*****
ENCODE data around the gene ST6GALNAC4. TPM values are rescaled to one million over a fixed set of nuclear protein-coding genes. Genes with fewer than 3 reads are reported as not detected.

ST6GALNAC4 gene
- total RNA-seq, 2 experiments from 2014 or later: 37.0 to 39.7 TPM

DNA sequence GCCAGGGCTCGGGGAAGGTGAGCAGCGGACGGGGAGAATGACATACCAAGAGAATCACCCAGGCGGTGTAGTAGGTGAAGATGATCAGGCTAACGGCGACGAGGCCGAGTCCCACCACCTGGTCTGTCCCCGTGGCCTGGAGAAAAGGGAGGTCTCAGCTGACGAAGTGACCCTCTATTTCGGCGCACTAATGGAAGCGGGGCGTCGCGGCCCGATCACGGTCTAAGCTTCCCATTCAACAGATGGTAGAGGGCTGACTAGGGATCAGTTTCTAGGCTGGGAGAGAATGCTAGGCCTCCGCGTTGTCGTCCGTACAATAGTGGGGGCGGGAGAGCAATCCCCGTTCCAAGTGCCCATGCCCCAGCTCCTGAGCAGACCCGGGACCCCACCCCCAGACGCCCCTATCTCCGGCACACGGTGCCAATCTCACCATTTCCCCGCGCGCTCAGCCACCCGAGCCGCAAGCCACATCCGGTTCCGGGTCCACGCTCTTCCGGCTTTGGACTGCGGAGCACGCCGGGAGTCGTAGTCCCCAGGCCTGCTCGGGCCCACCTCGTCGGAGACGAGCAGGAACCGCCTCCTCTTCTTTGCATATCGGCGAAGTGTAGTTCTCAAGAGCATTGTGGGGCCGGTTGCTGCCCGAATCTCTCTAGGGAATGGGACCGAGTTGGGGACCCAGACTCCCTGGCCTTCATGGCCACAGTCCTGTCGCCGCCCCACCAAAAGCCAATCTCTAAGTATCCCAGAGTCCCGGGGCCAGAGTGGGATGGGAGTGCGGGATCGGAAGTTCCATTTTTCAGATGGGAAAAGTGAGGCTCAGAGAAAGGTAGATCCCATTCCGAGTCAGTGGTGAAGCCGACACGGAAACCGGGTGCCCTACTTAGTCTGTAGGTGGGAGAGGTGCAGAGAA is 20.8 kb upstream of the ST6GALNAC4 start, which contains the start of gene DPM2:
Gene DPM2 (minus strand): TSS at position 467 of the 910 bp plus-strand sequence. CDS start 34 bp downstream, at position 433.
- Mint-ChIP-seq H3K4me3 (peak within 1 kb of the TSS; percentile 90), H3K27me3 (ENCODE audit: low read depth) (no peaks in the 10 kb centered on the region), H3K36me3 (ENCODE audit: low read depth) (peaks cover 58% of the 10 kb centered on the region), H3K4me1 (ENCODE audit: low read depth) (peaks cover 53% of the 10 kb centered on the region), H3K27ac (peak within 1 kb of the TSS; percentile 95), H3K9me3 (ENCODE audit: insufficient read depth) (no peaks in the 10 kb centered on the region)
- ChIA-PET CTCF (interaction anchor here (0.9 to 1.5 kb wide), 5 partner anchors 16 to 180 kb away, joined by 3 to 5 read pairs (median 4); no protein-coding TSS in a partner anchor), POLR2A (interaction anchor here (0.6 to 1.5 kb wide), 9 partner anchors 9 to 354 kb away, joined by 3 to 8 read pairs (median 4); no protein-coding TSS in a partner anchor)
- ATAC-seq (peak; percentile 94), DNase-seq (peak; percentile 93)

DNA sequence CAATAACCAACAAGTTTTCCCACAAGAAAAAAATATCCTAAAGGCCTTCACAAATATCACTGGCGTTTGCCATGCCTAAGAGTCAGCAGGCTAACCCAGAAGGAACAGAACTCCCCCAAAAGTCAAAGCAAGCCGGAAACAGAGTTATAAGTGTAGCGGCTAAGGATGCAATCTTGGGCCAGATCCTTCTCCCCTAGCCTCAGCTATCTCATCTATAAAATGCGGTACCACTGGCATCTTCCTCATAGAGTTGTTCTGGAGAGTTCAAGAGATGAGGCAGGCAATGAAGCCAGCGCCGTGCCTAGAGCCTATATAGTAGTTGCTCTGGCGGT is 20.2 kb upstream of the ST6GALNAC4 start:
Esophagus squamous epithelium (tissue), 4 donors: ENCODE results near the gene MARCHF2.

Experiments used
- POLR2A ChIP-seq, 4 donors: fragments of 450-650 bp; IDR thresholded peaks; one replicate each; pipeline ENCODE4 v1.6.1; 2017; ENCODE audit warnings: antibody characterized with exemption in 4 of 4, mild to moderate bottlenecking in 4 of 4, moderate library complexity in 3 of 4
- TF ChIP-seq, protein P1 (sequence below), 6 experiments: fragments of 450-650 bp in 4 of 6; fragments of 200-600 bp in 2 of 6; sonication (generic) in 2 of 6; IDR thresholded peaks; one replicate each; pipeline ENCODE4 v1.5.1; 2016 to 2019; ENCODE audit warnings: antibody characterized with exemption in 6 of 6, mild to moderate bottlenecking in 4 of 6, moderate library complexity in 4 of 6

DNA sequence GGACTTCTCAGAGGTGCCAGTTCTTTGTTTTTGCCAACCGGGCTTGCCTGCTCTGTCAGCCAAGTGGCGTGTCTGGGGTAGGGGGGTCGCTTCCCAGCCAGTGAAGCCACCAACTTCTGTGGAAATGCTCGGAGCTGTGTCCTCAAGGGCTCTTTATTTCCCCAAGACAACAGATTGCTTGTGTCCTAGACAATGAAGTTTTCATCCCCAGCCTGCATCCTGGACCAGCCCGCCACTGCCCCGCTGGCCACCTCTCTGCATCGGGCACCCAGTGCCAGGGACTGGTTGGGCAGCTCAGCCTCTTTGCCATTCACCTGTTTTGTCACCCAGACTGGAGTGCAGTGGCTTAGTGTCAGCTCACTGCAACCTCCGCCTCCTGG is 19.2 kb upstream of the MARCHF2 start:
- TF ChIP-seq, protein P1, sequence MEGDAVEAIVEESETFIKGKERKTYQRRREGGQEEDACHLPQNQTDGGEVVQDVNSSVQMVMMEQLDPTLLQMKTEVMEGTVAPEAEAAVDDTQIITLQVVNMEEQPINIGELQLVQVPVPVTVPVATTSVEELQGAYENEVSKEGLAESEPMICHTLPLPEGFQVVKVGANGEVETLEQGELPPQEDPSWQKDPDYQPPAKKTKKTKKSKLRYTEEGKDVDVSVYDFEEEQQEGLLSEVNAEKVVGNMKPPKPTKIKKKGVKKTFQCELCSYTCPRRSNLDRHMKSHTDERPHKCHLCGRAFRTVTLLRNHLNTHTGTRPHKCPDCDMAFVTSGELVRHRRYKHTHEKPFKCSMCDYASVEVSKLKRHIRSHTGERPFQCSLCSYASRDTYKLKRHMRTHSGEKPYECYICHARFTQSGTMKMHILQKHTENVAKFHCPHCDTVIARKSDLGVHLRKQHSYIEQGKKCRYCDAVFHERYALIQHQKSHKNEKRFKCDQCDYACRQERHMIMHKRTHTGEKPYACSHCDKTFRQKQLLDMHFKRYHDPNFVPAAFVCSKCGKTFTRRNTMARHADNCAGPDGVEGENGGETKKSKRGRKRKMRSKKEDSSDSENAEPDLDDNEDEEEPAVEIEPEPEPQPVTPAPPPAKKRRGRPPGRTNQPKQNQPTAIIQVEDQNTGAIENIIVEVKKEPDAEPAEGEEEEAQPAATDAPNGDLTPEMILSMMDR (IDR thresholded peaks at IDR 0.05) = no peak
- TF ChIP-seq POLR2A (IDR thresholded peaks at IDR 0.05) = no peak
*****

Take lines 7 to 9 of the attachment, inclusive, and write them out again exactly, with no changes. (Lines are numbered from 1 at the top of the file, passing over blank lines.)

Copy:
- ChIA-PET CTCF (interaction anchor here (0.9 to 1.5 kb wide), 5 partner anchors 16 to 180 kb away, joined by 3 to 5 read pairs (median 4); no protein-coding TSS in a partner anchor), POLR2A (interaction anchor here (0.6 to 1.5 kb wide), 9 partner anchors 9 to 354 kb away, joined by 3 to 8 read pairs (median 4); no protein-coding TSS in a partner anchor)
- ATAC-seq (peak; percentile 94), DNase-seq (peak; percentile 93)

DNA sequence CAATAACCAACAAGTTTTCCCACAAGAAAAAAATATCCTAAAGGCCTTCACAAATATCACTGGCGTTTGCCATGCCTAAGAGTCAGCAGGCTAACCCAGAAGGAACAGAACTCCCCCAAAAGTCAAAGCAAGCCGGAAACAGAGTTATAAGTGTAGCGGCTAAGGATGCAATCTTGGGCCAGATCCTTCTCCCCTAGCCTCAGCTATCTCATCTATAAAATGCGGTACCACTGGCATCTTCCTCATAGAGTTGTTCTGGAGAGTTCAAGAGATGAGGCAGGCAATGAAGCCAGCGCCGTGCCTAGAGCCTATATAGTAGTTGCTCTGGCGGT is 20.2 kb upstream of the ST6GALNAC4 start: